Not so silent night: Dallas emergency siren system hacked

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The city has asked for assistance from the Federal Communications Commission in determining who was behind the hack.

The FCC was notified to assist in identifying the source of hack, according to city officials.

Dallas' 156 sirens, normally used to warn of tornadoes and other risky weather, were triggered at 11:42 p.m. CDT on Friday.

WFAA viewers began reporting the sirens at around 11:44 p.m. Friday. "We are putting in safeguards to ensure this type of hack does not happen again", the city said in a news release.

The incident, initially labeled a "system malfunction", sparked an avalanche of anxious posts on social media and calls to the emergency 911 system.

Vaz said he expects the emergency siren system to be back in operation by Monday afternoon.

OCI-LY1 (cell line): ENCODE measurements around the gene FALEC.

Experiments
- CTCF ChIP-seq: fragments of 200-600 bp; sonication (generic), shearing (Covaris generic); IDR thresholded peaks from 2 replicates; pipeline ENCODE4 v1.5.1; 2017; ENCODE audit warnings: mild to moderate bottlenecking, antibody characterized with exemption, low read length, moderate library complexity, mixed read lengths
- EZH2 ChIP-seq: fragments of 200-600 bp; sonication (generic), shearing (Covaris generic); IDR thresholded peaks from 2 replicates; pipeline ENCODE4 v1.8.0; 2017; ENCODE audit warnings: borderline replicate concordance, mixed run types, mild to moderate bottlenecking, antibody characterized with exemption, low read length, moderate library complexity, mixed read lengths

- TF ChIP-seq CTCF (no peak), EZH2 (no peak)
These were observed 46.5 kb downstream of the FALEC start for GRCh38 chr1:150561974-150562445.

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Many people, naturally, found the sirens unsettling and some took to Twitter to post video of the incident while the city collectively wondered what impending doom the sirens might be warning of.

WFAA viewers reported sirens sounding in other communities besides Dallas. Later Saturday morning, Garland Police sent out a tweet to clarify the situation. "We had no malfunction". "Right now, our priority is to work on reactivating our system".

"At this point, we can tell you with a good deal of confidence that this was somebody outside of our system that got in there and activated our sirens", he told reporters.

Dallas Mayor Mike Rawlings promised the perpetrator would be found and prosecuted.

A city spokesperson says the sirens are going off due to a system malfunction and emergency crews are working to fix the problem.

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